Mylo Xyloto, Coldplay’s latest album, was supposed to be a new name, two undefined words pieced together. But it seems like a gross misrepresentation to give a new name to an album that is simply a rehashing of old music.
Mylo Xyloto is not that much different from the albums of Coldplay’s past and not that much better, if at all. This album does have more of an electronic influence than Coldplay’s last album, Viva la Vida or Death and All His Friends, but this exists in subtle machinations, not in an outright break with tradition. The album is, however, a testament to the consistency of this band’s ability to produce solid music. It is a sprawling signature of their sound, signed with the unnecessary flourishes of a fancy ballpoint pen.
The introduction to Mylo Xyloto sounds muffled, as if it were happening under water. The ripples of xylophone sounds wash over into the subsequent tracks, eventually becoming undercurrents of the entire album. Water is evoked constantly through lyrics that mention how it takes multiple forms, from teardrops to rivers — until the eleventh track, called “Up in Flames” which has the harsh sound of an irregular heartbeat, losing the fluidity that existed early on.
Lead singer Chris Martin’s voice radiates with the familiarity of a chance encounter with a long-lost friend. It is refreshing to hear that scratchy smoothness again, especially in “U.F.O.” and “Up Against the World,” two tracks in which Martin croons carefully into the microphone, directly into the ears of his listeners.
The album flows seamlessly, with special attention given to the fluidity of transitions between tracks. The ebb and flow of the sound is seen through the undulation between loud upbeat songs and soft slow songs. There is a give and take between these two rhythms similar to the way that tide rolls in and out. The album ends on a weaker note than it begins, but the cohesion of Coldplay’s sound is undeniable.
Even Rihanna sounds less like her usual shrill self in “Princess of China,” but she still destroys a song that might actually have been good if she hadn’t been in it. With painfully cliche lyrics like “I could’ve been a princess; you’d be a king/Could have had a castle and wore a ring,” the only real function of the song is to please Rihanna fans. It is a somewhat grotesque sore on the face of the album.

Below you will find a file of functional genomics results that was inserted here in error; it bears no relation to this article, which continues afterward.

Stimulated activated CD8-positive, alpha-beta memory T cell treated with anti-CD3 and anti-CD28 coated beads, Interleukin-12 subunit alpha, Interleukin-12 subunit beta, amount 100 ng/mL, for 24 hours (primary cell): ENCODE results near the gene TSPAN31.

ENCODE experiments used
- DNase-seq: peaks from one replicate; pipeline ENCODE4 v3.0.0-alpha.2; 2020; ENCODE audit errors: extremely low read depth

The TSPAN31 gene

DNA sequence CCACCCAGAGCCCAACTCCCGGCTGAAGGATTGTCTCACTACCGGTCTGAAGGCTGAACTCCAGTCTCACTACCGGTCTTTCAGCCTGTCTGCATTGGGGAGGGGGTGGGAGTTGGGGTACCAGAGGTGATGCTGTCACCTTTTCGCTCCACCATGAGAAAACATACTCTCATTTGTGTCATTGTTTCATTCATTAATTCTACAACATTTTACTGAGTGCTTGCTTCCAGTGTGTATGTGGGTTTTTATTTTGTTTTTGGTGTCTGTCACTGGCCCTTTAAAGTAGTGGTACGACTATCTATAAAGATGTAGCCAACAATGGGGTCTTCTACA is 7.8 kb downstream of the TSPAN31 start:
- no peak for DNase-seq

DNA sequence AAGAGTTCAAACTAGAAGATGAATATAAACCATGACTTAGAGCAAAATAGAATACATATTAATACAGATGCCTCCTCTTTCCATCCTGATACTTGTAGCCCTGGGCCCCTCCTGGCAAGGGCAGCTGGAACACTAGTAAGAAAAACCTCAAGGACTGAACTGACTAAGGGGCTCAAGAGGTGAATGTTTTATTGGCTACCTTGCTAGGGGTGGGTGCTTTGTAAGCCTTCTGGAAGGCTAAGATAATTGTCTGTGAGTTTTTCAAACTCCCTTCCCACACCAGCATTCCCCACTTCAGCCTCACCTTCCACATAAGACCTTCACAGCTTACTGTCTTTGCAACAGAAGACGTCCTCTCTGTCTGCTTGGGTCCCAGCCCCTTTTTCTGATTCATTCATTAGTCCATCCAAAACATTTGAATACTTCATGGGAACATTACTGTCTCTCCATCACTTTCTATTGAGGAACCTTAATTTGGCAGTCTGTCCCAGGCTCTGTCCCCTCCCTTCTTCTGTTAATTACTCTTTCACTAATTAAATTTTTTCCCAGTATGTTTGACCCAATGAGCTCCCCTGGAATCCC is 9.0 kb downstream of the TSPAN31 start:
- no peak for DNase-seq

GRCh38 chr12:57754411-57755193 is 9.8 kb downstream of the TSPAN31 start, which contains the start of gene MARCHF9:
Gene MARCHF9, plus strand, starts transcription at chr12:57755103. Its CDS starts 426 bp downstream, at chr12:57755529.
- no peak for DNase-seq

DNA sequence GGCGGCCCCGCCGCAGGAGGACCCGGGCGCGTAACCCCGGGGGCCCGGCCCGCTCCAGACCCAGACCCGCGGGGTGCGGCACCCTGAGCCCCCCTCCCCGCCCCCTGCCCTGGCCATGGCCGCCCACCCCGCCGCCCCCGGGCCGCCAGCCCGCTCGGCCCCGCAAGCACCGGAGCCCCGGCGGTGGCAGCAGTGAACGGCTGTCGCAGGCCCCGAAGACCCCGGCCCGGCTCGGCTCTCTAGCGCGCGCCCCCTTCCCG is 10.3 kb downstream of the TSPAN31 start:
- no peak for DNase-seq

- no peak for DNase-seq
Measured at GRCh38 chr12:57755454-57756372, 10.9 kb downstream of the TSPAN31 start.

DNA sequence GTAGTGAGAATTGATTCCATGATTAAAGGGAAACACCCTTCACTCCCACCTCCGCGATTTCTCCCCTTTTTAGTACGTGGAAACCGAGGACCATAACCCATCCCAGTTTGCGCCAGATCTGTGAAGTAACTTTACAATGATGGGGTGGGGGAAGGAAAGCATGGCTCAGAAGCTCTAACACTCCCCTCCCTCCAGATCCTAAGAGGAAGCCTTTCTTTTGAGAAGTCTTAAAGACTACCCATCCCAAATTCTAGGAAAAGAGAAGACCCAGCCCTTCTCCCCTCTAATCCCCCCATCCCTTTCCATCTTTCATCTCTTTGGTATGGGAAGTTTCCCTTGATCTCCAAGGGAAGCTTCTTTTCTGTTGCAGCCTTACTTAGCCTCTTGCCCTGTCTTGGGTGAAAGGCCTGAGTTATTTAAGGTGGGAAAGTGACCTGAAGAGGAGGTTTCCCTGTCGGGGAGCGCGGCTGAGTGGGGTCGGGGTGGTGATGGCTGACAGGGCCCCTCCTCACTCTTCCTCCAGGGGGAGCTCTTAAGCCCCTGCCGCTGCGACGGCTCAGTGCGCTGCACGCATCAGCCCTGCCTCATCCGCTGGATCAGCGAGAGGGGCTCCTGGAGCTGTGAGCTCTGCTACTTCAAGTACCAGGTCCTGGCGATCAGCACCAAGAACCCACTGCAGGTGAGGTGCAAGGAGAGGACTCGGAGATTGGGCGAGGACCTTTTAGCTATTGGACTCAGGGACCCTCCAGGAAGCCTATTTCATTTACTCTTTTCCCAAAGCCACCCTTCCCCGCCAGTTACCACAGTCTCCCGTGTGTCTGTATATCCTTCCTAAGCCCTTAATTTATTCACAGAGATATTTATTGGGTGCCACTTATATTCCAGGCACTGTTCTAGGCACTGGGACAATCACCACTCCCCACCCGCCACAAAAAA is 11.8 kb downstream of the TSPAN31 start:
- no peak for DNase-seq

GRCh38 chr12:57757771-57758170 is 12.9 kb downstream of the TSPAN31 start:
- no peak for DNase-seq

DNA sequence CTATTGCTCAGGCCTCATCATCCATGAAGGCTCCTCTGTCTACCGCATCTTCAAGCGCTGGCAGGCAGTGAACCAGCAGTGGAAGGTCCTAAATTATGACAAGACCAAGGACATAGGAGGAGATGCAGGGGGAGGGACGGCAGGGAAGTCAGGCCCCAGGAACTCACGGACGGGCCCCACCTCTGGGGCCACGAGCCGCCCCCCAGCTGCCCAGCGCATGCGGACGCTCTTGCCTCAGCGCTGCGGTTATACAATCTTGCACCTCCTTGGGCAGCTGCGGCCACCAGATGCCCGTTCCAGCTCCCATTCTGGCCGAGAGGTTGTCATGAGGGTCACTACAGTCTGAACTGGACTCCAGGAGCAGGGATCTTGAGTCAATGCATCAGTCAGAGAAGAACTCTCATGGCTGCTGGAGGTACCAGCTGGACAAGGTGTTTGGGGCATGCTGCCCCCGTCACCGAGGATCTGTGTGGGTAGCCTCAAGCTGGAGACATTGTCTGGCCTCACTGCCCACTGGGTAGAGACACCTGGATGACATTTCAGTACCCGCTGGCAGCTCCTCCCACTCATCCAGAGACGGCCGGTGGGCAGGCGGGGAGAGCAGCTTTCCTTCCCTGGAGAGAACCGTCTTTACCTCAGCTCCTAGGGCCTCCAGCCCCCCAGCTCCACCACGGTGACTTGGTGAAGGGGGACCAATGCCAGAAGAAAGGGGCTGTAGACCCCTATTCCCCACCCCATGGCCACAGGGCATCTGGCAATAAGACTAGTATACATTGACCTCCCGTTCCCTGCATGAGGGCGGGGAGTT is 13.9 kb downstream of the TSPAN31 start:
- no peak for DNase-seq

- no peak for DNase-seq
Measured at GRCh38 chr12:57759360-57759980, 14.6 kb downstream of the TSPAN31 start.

“Charlie Brown” is one song that is quintessentially Coldplay: The brisk beat that lends itself to swaying and bobbing and the musical arrangement that alternates between quiet guitars and sudden bursts of Will Champion’s drums. The images contained in the lyric, “Stole a key, took a car downtown where the lost boys meet” are beautifully arbitrary. All this creates the Coldplay mood, where things are vague and colorful and sometimes sad.
“Paradise” is a song on the edge of an epiphany. With its ethereal echoes and murmurs, the song truly emulates the magic of the narrative that it tries to convey — that of a girl’s escape to another world. “Every teardrop is a waterfall” is the usual uplifting anthem imprinted with the mark of their success. The lyrics resound with beautiful clarity. “Maybe I’m in the gap between the two trapezes,” is reflective of Coldplay’s current moment of weightlessness at the apex of their high flying act.
For Coldplay, it does not seem that a fall from the trapeze is what lies ahead. It is hard to fall when you don’t take any real risks.